How to Build a Game #51 How to Fix Things (#3)

Down Time….

In one of my gaming groups we have a player that is constantly on their phone in between turns and we have another that will read a book in between turns. As annoying as I find this as a gamer, I think this is the fault of the designer to allow for their players to be engaged with something else when the game is being played. As a designer, I want to have my players engaged with the game and/or the people playing the game as much of the time as possible. Not only does it make for a better overall experience for everyone, it removes the potential for your games longevity to be penalized because there was one person one time that took forever to take their turn because they were doing something else.

Make the Board Activity Worth Watching

One way to help with down time is to make the action on the board integral to everyone’s actions. Players will need to strategize for their upcoming action and if they are not paying attention to a card being played or a movement of a piece, they will be making decision with incomplete information. The hope is that players will learn that they need to pay attention to the game at all times so they can make the best and most well informed decision when it comes to their action. This also applies to player interaction. If you have a lot of player actions that directly affect another player (this doesn’t have to be hit points), the chances of one player taking time away from the game to focus on something outside the game are fewer.

Never Let Players Stop Playing

We have talked about the idea of splitting up the turn phases to reduce the chances of Analysis Paralysis. Another benefit of this strategy is that plays are constantly engaged with the game. Just an example off the top of my head. If you had a game that supported 2-6 players and there were 4 action phases to a turn. You could split up each action and have it represented by one token. Those tokens would be moving around the board and every time the token was in front of a player, it was that players turn to take that action. If you had more than 4 players, there would be two people that were sitting there, not taking a turn, but they would not have the same amount of down time as they would if they needed to wait for 5 players to take their entire round of turns.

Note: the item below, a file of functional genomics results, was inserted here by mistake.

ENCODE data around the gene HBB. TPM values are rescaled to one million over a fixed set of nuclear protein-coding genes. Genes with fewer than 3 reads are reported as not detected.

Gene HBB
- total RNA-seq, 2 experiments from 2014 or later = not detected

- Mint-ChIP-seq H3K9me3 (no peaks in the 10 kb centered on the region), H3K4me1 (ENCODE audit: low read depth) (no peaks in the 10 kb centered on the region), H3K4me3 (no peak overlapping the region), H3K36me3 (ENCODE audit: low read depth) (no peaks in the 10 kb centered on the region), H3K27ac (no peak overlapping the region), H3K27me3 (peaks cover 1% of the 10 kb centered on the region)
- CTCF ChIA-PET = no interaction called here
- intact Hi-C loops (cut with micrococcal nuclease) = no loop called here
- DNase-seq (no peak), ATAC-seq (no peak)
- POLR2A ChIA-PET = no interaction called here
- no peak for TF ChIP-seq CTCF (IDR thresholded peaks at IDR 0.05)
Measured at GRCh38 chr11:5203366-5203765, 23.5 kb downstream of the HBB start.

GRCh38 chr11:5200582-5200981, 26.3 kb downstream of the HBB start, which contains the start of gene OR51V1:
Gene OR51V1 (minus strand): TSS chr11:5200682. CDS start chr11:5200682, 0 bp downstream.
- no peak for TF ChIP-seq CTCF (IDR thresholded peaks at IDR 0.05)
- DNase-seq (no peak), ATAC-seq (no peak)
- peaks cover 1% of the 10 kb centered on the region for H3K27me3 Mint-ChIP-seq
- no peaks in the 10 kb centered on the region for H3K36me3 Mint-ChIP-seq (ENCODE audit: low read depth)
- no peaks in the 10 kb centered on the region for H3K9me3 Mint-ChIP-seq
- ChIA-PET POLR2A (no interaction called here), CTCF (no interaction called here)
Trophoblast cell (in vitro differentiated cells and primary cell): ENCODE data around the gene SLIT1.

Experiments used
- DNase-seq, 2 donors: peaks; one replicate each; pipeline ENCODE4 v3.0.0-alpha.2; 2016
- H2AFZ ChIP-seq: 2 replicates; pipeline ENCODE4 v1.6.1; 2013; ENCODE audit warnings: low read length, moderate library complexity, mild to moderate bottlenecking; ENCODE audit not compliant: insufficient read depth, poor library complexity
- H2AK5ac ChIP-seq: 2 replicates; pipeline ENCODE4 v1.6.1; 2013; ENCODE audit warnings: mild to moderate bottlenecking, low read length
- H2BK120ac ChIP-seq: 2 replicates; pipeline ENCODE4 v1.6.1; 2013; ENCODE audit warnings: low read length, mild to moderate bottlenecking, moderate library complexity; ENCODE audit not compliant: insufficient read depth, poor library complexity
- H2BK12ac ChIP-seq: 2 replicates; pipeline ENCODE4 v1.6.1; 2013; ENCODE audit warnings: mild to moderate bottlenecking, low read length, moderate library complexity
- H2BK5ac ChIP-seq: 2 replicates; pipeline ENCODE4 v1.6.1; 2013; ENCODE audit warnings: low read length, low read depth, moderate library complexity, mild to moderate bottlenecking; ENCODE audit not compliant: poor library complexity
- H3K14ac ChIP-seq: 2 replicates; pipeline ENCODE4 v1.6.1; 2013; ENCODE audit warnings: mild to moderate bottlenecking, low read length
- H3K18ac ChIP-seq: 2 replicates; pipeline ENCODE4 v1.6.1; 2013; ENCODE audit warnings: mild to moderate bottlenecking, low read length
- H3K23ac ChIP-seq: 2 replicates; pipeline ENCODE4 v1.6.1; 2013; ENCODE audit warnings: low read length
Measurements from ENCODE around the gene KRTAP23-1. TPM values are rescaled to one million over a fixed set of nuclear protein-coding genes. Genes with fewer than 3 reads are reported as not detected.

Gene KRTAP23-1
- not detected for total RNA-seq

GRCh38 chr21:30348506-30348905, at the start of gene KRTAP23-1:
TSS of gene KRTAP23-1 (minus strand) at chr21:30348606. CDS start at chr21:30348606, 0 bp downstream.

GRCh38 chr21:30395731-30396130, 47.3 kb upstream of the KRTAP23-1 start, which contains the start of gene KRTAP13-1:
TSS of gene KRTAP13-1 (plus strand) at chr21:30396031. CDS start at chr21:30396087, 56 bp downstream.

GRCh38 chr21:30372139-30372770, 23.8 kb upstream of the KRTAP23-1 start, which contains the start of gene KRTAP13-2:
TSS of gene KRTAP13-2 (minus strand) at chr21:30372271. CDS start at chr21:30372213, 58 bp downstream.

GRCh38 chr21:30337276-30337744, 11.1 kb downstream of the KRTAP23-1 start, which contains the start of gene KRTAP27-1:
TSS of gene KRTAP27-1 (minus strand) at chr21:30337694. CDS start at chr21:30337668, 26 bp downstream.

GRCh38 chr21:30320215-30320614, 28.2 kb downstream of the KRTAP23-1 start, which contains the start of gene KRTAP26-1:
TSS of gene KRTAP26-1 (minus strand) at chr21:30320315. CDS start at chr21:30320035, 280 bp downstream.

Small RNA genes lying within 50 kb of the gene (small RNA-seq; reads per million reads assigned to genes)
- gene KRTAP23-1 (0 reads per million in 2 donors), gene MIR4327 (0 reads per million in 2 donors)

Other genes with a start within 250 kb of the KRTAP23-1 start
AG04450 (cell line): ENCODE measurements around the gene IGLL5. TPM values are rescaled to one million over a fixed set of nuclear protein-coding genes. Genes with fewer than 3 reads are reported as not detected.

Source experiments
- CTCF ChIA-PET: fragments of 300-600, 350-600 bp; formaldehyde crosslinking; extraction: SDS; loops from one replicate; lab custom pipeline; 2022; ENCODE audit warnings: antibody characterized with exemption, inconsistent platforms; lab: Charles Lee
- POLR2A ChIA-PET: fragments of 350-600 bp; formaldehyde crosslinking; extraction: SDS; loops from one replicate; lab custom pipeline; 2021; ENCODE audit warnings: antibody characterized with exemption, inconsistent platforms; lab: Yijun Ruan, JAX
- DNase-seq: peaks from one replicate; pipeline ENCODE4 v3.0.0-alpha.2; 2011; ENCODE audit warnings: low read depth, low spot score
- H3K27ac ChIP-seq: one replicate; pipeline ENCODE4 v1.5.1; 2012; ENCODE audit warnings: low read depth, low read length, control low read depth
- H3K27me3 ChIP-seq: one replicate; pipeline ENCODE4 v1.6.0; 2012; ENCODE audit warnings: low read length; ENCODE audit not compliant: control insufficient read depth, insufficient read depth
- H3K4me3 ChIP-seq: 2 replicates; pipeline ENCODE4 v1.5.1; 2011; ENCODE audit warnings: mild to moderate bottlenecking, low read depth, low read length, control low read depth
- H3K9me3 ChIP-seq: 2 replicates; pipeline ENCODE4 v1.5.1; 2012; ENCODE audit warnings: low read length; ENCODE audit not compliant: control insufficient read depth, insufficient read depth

Aggressive Streamlining

Part of good design, IMO, is a streamlined game that does not take a long time in between turns. When you are testing your game, ask the players if they felt like they had to wait too long. Watch the players when it in now their turn and assess if their attention wanders off because they need to wait so long to get a turn. A lot of down time issues can be taken care of with good streamlining and this is by far my favorite way to take care of down time because there are other benefits that come along with streamlining and there are some themes and mechanics that don’t take well to being split up.

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If you have any comments or questions, leave a comment here or email Chris at c.renshall.tgik.games@gmail.com

If you have made it this far, would you like to go a little farther? We are thinking about starting a regular Google hangout with other designers. We can try to design a game together, we can talk about designers we are working on, you can ask us questions. We can make it whatever we want. What we really want to do is get to know the people that are willing to read all the way to the bottom of our posts. Please contact Chris on Twitter or send him an email and if we are able to get a minimal amount of interest, we can work on putting something together.

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Posted in How to Build a Game

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